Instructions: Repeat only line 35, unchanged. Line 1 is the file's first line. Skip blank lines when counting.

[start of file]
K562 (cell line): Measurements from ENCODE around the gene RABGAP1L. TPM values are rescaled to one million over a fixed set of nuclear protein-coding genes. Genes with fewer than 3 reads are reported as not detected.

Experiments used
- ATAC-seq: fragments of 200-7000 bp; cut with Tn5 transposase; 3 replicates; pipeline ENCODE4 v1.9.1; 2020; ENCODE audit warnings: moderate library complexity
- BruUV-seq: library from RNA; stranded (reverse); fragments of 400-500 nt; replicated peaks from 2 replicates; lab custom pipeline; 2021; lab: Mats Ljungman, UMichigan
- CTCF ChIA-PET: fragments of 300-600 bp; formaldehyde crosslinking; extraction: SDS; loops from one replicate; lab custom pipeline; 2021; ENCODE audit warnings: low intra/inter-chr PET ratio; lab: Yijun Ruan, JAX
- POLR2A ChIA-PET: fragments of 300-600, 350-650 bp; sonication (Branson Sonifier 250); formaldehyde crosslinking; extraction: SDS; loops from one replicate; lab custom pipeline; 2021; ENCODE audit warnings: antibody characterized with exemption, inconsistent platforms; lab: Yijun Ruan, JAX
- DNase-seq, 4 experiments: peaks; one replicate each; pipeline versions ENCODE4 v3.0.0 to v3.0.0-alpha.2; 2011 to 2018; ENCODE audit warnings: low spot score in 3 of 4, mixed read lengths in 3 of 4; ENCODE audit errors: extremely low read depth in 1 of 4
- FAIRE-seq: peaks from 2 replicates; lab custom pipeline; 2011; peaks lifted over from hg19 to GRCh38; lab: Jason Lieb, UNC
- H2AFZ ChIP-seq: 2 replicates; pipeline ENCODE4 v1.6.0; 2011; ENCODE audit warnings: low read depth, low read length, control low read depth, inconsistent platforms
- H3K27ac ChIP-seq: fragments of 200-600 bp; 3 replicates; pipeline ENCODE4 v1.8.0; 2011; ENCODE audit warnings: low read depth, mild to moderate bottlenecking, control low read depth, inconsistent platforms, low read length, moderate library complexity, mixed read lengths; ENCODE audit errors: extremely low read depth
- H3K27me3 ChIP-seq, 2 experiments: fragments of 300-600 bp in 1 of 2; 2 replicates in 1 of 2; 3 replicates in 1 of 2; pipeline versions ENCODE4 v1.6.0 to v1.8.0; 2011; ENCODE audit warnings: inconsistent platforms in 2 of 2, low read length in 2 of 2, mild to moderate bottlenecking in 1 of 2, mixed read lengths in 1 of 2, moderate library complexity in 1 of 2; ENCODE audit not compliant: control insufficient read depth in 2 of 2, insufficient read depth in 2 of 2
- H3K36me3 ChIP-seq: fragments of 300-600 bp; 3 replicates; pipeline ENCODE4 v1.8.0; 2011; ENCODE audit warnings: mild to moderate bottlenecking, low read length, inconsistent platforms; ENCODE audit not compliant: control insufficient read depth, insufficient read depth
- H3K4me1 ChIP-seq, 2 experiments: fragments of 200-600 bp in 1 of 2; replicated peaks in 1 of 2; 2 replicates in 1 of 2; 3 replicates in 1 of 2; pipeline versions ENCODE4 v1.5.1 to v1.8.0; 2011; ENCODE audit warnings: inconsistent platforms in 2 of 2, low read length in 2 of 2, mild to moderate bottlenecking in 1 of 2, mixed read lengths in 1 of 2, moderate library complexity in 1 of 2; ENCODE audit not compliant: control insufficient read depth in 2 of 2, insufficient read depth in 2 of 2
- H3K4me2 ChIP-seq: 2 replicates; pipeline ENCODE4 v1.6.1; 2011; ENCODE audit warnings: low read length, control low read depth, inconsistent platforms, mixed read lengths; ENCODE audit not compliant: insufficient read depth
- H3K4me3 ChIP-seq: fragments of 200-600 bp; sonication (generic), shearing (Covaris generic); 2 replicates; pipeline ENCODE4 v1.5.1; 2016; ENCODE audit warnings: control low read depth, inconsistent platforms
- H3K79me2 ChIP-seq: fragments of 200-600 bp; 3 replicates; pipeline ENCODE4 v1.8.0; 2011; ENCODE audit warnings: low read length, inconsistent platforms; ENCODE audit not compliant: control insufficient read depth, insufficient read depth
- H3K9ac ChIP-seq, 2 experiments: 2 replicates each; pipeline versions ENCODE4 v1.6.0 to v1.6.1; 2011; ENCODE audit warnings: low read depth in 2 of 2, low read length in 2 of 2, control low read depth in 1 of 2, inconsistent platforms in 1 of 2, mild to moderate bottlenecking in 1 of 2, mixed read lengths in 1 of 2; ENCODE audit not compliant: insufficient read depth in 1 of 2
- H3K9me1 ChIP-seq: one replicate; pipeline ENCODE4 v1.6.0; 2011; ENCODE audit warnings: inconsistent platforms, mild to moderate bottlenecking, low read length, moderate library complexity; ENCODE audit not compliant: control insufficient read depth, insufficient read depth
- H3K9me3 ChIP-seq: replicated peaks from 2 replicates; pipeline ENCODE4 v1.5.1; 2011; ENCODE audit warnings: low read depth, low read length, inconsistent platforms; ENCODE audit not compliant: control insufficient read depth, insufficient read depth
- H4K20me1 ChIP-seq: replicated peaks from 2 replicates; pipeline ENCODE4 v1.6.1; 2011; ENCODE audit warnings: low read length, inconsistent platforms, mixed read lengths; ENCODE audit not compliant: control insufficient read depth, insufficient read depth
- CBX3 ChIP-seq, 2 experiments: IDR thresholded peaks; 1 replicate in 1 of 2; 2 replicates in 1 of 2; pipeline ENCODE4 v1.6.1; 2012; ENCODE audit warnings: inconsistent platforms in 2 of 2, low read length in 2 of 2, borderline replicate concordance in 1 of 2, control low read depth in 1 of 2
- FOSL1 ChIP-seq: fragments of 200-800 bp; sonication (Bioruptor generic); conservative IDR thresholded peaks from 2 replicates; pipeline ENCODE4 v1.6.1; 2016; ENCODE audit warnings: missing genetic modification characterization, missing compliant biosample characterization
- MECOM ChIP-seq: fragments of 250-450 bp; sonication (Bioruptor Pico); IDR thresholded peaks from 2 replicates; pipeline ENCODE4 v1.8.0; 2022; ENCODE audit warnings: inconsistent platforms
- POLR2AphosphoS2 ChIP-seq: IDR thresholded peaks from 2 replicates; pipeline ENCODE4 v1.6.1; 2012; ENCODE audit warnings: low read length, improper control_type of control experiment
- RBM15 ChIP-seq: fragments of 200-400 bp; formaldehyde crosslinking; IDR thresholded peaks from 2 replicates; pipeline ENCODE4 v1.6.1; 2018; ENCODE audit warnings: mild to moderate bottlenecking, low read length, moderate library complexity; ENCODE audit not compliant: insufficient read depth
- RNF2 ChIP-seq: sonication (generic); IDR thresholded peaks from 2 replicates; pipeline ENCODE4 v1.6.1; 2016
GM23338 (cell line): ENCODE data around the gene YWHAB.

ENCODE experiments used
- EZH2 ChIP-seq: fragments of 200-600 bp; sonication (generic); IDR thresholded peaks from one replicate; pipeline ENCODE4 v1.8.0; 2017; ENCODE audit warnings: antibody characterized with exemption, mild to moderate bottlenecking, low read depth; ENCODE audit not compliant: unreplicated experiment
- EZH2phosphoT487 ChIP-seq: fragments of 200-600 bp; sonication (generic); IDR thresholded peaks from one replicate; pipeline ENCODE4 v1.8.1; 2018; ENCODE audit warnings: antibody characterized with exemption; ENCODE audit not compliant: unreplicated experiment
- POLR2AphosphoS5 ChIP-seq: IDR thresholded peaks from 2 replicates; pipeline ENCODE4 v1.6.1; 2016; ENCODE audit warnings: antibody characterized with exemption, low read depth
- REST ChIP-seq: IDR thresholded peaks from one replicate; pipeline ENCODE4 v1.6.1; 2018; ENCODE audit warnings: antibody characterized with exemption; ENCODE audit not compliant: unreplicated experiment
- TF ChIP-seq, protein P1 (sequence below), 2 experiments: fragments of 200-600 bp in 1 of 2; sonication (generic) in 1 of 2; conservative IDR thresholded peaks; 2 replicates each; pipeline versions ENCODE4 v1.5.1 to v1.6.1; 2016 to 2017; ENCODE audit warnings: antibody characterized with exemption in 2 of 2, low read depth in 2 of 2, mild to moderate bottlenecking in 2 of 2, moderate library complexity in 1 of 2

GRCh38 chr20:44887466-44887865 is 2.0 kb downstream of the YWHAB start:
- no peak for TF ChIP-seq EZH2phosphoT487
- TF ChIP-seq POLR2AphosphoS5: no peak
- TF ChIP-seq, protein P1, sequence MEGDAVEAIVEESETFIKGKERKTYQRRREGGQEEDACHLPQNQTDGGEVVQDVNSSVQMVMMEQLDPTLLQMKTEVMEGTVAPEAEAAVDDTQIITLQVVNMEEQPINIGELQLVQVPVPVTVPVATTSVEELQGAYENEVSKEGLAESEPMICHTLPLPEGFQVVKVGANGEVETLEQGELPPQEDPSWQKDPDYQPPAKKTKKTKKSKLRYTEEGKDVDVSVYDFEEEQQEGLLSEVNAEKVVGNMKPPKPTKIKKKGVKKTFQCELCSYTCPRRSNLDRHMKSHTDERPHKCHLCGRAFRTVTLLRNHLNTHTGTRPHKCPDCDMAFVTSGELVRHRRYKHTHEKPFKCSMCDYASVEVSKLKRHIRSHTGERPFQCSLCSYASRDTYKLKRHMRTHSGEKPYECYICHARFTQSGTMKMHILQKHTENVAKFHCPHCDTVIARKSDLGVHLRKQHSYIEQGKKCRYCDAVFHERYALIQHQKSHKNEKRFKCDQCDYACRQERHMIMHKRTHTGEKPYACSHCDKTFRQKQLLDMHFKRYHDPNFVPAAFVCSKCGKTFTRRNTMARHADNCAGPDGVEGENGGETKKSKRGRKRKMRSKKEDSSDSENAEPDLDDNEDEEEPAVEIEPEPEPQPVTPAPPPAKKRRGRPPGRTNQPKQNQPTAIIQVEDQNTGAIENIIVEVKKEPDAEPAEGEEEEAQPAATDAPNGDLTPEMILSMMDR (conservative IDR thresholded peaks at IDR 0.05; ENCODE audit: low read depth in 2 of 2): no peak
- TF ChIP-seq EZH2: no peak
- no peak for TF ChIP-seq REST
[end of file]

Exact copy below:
- no peak for TF ChIP-seq EZH2phosphoT487